But “I really love it,” she said. “I hope that I improve as a musician.”

Despite the downsizing of military communities across Europe over the years, there’s never a shortage of applicants for the seminar’s big band and vocal ensembles, said Jon Hodge, the music instructor at AFNORTH High School in the Netherlands and the seminar’s project officer.

“From the time that I started in the late ’80s in Europe as an educator, the school population has probably decreased by 70 percent,” Hodge said, “but our numbers as far as kids submitting auditions hasn’t decreased proportionately.”

This year, about 100 students submitted blind audition tapes, down slightly from last year’s 113, he said. Those submissions were whittled down to eight vocalists and 24 instrumentalists, from the alto saxophone to the piano and drums.

None may have been happier to be there than Richard Sheldon, a senior and trombonist at Lakenheath High School, England, who’s been to jazz seminar every year since he was a freshman.

“It’s fantastic,” he said. “I love it. The energy is amazing around here. Everybody here loves to play music.”

Sheldon said the seminar is different every year, including the talent.

“Two years ago we had problems with tuning because the harmonies were so intricate, and I think the band wasn’t as good as they are now,” he said.

“This year, the rhythms section is absolutely fantastic,” he added, referring to the piano, drums and guitar.

Jovianne Tabraham of Ramstein and Alyssa Solomon of Naples, Italy, take turns on the keyboard.

Tabraham, a senior who’s been playing piano for nine years, said jazz is harder to play than many other forms of music. “There’s always the syncopated rhythms as well as really colorful chords that you have to get your fingers under,” she said, “especially if the parts aren’t written and they just give you a bunch of chords to play.”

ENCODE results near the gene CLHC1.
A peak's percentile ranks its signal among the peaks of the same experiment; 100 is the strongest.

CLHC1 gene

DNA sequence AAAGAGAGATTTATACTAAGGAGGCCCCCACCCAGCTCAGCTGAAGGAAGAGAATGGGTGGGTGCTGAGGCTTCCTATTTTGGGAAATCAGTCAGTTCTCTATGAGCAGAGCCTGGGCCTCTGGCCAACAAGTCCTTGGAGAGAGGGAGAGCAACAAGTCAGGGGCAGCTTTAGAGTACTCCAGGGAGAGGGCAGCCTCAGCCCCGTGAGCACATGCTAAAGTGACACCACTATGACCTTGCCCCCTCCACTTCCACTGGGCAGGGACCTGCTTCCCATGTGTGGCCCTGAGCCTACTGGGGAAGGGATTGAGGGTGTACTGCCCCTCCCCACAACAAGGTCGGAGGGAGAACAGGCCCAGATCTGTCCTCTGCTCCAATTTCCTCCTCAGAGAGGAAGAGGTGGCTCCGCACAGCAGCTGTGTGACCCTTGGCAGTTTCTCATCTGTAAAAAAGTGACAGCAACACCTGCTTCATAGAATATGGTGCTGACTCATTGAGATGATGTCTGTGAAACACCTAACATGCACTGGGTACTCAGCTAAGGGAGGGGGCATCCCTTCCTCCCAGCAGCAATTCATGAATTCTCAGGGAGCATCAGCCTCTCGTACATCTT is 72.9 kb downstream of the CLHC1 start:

Meader encourages the kids “to step away from the notes on the page and just try to explore the music by ear and (one’s) knowledge of chord changes and styles.”

“We want the best of both worlds: We want them to be reading it (the notes), but we want them to be really feeling it as well,” he said.

Callum Funk, a senior alto saxophonist from Stuttgart High School, welcomes the freedom that comes with playing jazz. He’s now got the right instrument for the task. “I played clarinet, and I didn’t like it,” he said of middle school band. “The saxophone was similar enough that I felt I could transition to it. It’s like the stereotypical jazzy instrument, so you got to go for it.”

The band will play eight songs at the concert, culminating in the lone combined band and vocal ensemble performance of “Avalon.”

Some songs hail from the big band era, such as the Count Basie Orchestra’s “Jumpin’ at the Woodside,” and others have more Latin and Afro-Cuban roots, such as Mongo Santamaria’s “Afro Blue.”

Hodge hopes the students end the week on a high note, leaving with “a passion for music,” particularly for jazz.

“Jazz is something that’s uniquely American,” he said. “As Americans, we should promote and be experts and actively do what we can to promote this art form.”

svan.jennifer@stripes.com Twitter: @stripesktown

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Jennifer reports on the U.S. military from Kaiserslautern, Germany, where she writes about the Air Force, Army and DODEA schools. She’s had previous assignments for Stars and Stripes in Japan, reporting from Yokota and Misawa air bases. Before Stripes, she worked for daily newspapers in Wyoming and Colorado. She’s a graduate of the College of William and Mary in Virginia.